One of the new pieces of equipment the DCA print studio acquired recently is the CNC router. I would absolutely love to create a woodcut piece with it... going to have to think about that one a bit, though. You can cut some really precise, large scale stuff with it, and it has interchangeable cutting tools for both fine and rougher work. Artist duo Thomson and Craighead are getting their work for Never Odd or Even, their first survey exhibition in the UK at the Carroll/Fletcher Gallery in London. The woodblock pieces I have printed are part of the London Wall project, where local tweets are chosen and made into artwork. They have already been selling very well, I hear, which is fantastic news. Here are some pictures on the process...

cnc router for Thompson and Craighead


I alsolutely love to use that style of press- it's so old and still works perfectly. Here is the only 'finished' shot I could find:

The other one that I printed was black and said 'Don't blow my high'. You can see the block being prepared in one of the previous pictures. This project was really fun and rewarding to complete, and I really enjoyed it. More on relief printing soon! :)


Edit: I just realized that the pieces I printed are available to buy at the Carroll/Fletcher online shop, too.

Working on Editions for The Yes Men

The DCA Print Studio are producing editions of work for The Yes Men, a duo of artists whose work is very political in content, focusing on social issues- 'telling the truth and exposing lies'. They have quite a wide practice, but some of their work involves film making and large- scale hoaxes. They say that the hoaxes (such as posing as powerful executives, being invited to speak at conferences, then talking about weird stuff) are a collaboration with the media, helping journalists to tell the stories that they care about. So excited to be involved in their work, to however small an extent. These pieces are all CMYK screen prints, and there are quite a lot! I have worked on a few so far, to varying degrees.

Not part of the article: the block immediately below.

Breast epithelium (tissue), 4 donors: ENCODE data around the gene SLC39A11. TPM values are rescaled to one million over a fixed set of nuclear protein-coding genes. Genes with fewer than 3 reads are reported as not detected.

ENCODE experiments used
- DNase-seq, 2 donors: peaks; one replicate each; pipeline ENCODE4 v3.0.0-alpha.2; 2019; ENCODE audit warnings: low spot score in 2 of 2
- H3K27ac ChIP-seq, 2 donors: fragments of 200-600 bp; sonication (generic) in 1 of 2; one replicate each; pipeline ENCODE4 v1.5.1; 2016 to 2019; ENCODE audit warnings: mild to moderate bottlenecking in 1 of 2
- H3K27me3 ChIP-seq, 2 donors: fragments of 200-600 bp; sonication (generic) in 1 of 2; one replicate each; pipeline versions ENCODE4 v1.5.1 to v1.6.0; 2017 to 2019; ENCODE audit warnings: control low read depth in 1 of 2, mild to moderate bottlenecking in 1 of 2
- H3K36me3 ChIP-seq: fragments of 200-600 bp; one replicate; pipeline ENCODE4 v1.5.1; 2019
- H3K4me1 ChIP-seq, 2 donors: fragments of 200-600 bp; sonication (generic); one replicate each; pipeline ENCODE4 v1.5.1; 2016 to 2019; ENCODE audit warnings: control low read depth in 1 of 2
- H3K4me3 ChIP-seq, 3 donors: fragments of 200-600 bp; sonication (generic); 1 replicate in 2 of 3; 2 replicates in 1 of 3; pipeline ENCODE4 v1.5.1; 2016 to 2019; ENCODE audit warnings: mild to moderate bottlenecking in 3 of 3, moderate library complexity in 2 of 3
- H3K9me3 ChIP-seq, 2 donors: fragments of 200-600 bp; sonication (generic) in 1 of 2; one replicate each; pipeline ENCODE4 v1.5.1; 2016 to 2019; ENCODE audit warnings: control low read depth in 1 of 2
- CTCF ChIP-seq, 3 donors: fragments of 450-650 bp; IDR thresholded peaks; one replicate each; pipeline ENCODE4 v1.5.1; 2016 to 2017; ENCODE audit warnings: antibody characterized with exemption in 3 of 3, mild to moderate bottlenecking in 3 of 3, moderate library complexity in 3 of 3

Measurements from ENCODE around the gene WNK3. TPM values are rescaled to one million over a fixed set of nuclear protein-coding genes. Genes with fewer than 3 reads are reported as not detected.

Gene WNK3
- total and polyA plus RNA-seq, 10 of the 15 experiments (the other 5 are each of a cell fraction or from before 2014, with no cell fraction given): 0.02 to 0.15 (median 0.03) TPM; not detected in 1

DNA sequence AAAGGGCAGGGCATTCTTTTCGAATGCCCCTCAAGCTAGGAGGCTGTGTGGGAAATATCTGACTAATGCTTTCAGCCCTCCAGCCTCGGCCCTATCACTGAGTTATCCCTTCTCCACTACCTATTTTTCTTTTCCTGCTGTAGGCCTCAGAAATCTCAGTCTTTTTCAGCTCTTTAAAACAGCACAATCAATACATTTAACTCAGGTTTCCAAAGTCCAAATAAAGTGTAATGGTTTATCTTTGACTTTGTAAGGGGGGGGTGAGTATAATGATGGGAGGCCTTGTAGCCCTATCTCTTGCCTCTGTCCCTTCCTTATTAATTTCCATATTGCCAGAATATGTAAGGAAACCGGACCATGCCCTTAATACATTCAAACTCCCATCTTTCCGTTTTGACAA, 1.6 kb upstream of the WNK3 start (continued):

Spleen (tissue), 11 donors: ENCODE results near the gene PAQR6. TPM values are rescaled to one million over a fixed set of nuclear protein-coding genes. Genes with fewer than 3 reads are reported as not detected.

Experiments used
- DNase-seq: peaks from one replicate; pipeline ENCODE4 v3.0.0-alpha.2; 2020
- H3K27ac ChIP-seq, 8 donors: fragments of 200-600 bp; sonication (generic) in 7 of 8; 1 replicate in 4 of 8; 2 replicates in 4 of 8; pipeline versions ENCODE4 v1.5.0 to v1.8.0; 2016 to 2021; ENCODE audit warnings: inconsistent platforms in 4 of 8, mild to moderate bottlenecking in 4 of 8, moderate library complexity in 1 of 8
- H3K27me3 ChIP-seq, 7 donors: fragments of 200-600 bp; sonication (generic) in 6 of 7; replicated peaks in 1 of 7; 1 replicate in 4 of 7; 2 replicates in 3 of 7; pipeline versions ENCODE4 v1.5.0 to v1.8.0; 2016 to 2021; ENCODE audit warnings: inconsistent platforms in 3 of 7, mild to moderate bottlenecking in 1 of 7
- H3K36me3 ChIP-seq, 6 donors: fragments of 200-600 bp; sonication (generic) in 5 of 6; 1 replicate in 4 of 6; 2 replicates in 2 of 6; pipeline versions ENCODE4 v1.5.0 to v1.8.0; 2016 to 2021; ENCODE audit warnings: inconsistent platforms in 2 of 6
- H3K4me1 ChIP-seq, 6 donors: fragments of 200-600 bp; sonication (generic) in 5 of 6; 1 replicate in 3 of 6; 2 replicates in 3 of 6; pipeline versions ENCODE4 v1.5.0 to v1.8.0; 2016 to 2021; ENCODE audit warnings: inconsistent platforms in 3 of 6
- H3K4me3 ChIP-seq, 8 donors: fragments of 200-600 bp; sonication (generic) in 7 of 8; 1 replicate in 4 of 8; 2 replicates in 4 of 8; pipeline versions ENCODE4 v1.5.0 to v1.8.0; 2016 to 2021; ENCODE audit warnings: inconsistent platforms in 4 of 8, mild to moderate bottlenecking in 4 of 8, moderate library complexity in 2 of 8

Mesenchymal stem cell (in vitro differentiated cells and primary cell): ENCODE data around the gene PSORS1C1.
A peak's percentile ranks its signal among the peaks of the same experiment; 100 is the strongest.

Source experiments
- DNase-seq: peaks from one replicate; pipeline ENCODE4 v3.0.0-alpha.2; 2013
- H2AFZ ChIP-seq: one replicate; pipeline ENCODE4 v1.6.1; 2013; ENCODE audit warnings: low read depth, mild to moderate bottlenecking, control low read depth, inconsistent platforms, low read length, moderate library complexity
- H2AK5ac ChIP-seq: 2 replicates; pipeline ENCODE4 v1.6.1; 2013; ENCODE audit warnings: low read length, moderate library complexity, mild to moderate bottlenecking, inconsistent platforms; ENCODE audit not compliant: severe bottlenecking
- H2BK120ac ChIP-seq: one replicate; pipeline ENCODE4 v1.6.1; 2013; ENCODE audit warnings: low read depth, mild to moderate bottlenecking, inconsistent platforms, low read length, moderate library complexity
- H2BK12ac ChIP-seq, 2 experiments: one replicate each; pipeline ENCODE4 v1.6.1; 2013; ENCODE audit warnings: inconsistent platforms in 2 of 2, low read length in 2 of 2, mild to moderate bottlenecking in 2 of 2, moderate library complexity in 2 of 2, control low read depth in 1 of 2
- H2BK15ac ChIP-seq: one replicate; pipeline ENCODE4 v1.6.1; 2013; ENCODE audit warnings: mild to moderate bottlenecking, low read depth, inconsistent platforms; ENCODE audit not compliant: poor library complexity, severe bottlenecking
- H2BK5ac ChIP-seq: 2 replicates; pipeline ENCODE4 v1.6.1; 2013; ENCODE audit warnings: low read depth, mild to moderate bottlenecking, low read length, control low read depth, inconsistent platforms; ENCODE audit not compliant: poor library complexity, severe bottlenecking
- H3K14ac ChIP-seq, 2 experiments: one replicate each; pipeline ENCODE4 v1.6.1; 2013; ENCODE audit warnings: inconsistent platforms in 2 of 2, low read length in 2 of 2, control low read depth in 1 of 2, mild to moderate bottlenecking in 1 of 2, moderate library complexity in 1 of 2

The solid red background in the second one was tricky to get perfect, and helped give me great triceps! :P I am planning a 'how to...' series of blog posts, and I am going to start with screen printing, so I can both practice explaining it and introduce non- screen printers to the process at the same time! :) At some point I will also upload some of my new screenprinted work. Until then!

Johanna Basford and her new DCA show Wonderlands

One of the most exciting things I have had the opportunity to be part of with the DCA is the big new show by Johanna Basford! I have assisted with a lot of the preparation work in the studio. A couple of weeks ago I helped screenprint these bad boys:


It took five of us to get these done, using the biggest press and very thick, cloggy ink so that it would be fully opaque. This meant, however, that we had to work VERY fast in between prints to take the fresh one away (carefully) and get the new one aligned properly before the thick ink dried into the screen. When that happens... you have to wash it all off, dry, and start again. Which we did have to do a few times. Screen printing can be frustrating.

However, this particular work was really satisfying! The artwork is fantastic too, so that helps with the warm fuzzy feelings. This one is called Macbeth. The subject matter, general symetry and imagery are all stuff I strive for in my own work. Black and white hand drawn patterns- loving it. :)


The show is going to be really immersive and have so much to sit and look at for hours, including illustrated mannequins, trees, and a sailboat, to name a few. Wonderbeasts will also be there, her massively collaobartive kickstarter project that 150+ people helped to create.

As with all big DCA shows, there will be a host of related events, including exhibition tours, an artist talk, a doodle designing group for 11-16 year olds, and other activities for families, too. The cinema will be showing Labyrinth, Alice in Wonderland, and The Illusionist.

Can't wait to see it all come together...


Wonderlands is open in the main gallery of Dundee Contemporary Arts on Saturday the 4th of May until Subday the 7th of July 2013. Admission is free!